Max Keiser: America sold out as it sinks in the black hole of debt
The Greatest Wealth Transfer in the History of Mankind Starts Now! Right now, the Treasury, the Federal Reserve, and the banking system seem to be gearing up for an event the likes of which has never been seen. I believe the crisis that will unfold over the next few years will add up to the biggest economic event in history. The scale of what is happening will dwarf all other economic events combined. The Tulip mania of 1637, John Law's "Mississippi Scheme" of 1720, and the dot-com / tech bubble of 1999 will pale by comparison. Even the hyperinflation in Weimar Germany in 1923 and the Great Depression will seem like a walk in the park compared to what is coming.
Bailed-Out Banks Dole Out Bonuses Goldman Sachs, CitiGroup, Others Mum on How They Are Using TARP Cash When the nation's chief financial officers begged Congress for $700 billion of taxpayer money, they said it was about saving banks. They didn't say anything about saving bonuses. Despite monumental losses, some Wall Street firms will still be giving out big bonuses this year -- even firms that were bailed out by the government. Goldman Sachs, which accepted $10 billion in government money, and lost $2.1 billion last quarter, announced Tuesday that it handed out $10.93 billion in benefits, bonuses, and compensation for the year.
Peter Schiff: CNBC Kudlow panel of guests, Dec 16 2008 - pt 1/3
Peter Schiff: CNBC Kudlow panel of guests, Dec 16 2008 - pt 2/3
Peter Schiff: CNBC Kudlow panel of guests, Dec 16 2008 - pt 3/3
Big Three to Shutter 59 Plants – Chrysler Forces Dealers to Sell at a Loss Chrysler LLC stunned its employees and dealers early yesterday (Thursday), announcing it was suspending all manufacturing for at least a month, and tightening wholesale credit terms to dealers. By the end of the day, Chrysler was joined by its two other Big Three brethren – General Motors Corp. (GM) and Ford Motor Co. (F). – which also shuttered factories. All told, the Big Three will idle about 59 factories over the next month as each of the three American carmakers struggle to wait on a rescue that the White House says is still under study. The announcement comes in the wake of a stubborn credit crisis and debate over the government bailout for the Big Three automakers.
Peter Schiff & Sen Don Riegle - Money, Politics & auto bailout
Santa "All I want for Christmasmas is $350B" Paulson, TARP meant for Wall St buddies - Bush took TARP for Auto
Paulson Urges Release of Next $350 Billion From TARP Treasury Secretary Henry Paulson urged Congress to release the second half of the $700 billion financial rescue fund after the government exhausted the first $350 billion in less than three months. Congress, which passed the Troubled Asset Relief Program on Oct. 3, “will need to release the remainder of the TARP to support financial market stability,” Paulson said today in a statement released in Washington.
Ron Paul on the auto bailout
Ruination from gluttonous growth I was sitting outside, looking up at the stars, and wondering how many planets circle those billions of twinkling lights, and of that number, how many actually have sentient beings so stupid that they, like the beings here in the biggest economy on the planet Earth, would allow such unfettered expansions of money and credit by a central bank (like the Federal Reserve) so that somebody could borrow that money and use it to buy the new government debt so that the government could spend the money to satisfy the gluttonous growth itself and its friends, all of which guarantees Collapse And Ruination (CAR).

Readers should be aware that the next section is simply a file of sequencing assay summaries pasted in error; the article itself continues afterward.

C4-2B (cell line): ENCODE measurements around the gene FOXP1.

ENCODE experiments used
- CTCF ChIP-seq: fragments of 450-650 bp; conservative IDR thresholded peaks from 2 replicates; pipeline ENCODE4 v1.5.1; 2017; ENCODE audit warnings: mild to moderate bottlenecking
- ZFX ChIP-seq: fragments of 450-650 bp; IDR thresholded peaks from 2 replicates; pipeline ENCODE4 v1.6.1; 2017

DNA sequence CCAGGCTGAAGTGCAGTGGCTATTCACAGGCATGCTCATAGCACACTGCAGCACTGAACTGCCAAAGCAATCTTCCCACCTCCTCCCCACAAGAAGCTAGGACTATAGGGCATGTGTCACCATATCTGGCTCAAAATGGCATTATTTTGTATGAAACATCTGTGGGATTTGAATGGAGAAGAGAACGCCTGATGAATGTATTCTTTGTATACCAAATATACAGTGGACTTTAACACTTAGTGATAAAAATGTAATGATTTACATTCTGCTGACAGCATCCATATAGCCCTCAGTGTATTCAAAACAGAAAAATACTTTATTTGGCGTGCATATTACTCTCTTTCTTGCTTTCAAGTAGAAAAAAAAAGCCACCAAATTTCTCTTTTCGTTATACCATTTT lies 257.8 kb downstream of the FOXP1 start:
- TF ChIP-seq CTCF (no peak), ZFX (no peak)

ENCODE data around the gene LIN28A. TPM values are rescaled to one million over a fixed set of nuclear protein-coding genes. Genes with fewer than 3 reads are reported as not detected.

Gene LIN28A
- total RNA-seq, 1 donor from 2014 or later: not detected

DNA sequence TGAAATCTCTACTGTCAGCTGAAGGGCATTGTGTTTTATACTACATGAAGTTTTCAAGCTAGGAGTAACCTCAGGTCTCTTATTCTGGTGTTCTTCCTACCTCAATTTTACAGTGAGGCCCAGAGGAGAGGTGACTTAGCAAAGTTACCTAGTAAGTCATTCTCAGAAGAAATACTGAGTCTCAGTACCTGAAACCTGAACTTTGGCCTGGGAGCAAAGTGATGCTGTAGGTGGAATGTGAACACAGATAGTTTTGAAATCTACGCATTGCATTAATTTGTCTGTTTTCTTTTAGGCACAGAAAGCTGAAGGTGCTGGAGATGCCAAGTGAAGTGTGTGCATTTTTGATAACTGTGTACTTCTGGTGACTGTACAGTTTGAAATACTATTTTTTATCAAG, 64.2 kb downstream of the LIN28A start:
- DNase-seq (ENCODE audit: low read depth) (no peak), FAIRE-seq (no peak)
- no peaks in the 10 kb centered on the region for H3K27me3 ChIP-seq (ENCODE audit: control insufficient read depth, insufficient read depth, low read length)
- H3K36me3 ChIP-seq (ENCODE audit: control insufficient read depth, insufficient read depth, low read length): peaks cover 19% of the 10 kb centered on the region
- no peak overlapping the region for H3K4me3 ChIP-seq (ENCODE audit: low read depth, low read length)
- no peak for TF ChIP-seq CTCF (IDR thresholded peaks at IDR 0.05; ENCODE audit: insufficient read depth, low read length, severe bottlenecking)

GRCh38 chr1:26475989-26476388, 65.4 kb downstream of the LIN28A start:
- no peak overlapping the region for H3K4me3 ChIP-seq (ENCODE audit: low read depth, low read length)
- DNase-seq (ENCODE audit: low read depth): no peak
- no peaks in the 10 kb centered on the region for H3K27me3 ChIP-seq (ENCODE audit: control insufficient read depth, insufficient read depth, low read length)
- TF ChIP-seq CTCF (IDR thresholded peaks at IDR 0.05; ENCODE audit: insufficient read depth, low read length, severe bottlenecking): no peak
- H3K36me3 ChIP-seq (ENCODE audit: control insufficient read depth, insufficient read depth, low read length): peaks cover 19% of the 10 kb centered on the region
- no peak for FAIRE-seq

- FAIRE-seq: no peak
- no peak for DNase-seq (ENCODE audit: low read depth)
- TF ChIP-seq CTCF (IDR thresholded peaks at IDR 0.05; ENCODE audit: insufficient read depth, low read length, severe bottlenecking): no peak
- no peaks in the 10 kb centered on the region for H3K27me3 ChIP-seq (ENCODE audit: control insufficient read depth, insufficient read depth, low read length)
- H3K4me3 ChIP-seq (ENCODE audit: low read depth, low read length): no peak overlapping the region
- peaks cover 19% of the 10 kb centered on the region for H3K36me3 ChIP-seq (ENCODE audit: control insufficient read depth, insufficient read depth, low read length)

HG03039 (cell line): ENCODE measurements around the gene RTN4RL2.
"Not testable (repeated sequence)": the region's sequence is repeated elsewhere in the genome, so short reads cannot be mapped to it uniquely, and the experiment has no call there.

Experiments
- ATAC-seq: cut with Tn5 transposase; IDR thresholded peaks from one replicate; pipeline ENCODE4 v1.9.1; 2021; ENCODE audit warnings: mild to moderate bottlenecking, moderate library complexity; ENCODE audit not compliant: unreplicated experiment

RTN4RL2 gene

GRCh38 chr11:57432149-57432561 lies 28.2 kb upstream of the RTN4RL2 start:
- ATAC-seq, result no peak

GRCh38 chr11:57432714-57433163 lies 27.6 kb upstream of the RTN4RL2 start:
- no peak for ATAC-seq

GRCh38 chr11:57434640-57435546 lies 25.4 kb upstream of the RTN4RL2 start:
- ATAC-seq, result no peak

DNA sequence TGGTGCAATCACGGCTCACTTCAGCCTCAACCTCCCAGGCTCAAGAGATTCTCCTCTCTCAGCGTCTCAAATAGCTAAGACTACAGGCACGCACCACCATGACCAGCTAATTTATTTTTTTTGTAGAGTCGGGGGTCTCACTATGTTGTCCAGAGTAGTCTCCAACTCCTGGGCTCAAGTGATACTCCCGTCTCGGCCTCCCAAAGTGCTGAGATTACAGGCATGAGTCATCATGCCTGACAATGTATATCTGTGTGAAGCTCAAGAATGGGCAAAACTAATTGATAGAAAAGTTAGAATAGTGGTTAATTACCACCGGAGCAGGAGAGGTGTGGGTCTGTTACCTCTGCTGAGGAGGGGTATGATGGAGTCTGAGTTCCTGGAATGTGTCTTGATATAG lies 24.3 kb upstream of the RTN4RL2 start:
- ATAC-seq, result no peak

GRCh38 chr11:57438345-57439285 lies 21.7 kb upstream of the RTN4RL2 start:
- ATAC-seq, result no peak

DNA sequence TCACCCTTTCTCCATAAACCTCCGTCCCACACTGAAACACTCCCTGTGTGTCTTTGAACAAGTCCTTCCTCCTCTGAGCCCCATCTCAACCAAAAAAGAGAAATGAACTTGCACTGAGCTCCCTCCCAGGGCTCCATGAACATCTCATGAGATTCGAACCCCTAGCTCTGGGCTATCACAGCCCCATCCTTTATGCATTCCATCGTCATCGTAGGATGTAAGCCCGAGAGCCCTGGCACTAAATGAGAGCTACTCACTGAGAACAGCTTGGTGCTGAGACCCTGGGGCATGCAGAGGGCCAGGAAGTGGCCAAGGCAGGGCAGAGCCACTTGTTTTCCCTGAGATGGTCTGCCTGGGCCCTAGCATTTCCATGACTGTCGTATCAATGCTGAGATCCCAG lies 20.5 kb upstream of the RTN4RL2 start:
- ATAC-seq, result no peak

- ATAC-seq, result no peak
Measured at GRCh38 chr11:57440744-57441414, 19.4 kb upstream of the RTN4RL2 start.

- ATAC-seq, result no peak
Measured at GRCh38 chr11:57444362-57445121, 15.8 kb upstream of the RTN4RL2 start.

Peter Schiff on The Madoff Scandal Dec 17 2008
Max Keiser, Bernard Madoff & U.S.war Afshin Rattansi talks to Max Keiser about the symbolism in the Bernard Madoff case before talking to a senior official of the Pakistani ISI and friend of Osama bin Laden about U.S. attempts to foment a nuclear war between Pakistan and India.
2005 letter to the SEC about Madoff It’s just remarkable. Below is a pdf of a 2005 letter written by Harry Markopolos to the SEC warning that Bernie Madoff was operating the world’s largest ponzi scheme and that his biggest victims would be French and Swiss private banks. He also names several hedge funds in CT that will implode once the ponzi scheme blows up.
The Madoff Economy The revelation that Bernard Madoff — brilliant investor (or so almost everyone thought), philanthropist, pillar of the community — was a phony has shocked the world, and understandably so. The scale of his alleged $50 billion Ponzi scheme is hard to comprehend. Yet surely I’m not the only person to ask the obvious question: How different, really, is Mr. Madoff’s tale from the story of the investment industry as a whole?
Dollar's Stunning Drop, Ten-Year Treasuries' Huge Rally - What's Going on? Something is afoot. The ramifications of this "something" portend to be significant, although what they will be, indeed, what this "something" actually IS, remains unclear. In previous articles, I have suggested that there is a bubble of sorts in "bearish trades." I have cited spreads in the credit default market that appear elevated beyond fundamentals, and historic put/call spreads. I have cited abnormal volatility as measured by the VIX. As postulated, credit default spreads narrowed somewhat last week. Options spreads have declined, the TED spread is dropping, and as anticipated, the VIX has fallen off a cliff. Meanwhile, mortgage rates have plunged to some of the lowest levels in history, and LIBOR has dropped to its lowest level since June 2004. Taken as a whole, each of the foregoing developments would seem to suggest that the pile of liquidity that various central banks have doused the capital markets with has begun to flow towards borrowers and other end users, and that risk aversion has abated somewhat. This is not surprising because when money is cheap, using it to buy risky stuff is more palatable. This may perhaps explain why the price of equities has bounced up a little wee bit.